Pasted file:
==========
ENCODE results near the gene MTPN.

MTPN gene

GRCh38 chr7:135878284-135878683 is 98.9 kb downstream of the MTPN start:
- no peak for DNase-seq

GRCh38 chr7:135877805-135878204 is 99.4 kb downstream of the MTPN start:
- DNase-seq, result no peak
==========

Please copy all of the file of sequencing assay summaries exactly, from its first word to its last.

ENCODE results near the gene MTPN.

MTPN gene

GRCh38 chr7:135878284-135878683 is 98.9 kb downstream of the MTPN start:
- no peak for DNase-seq

GRCh38 chr7:135877805-135878204 is 99.4 kb downstream of the MTPN start:
- DNase-seq, result no peak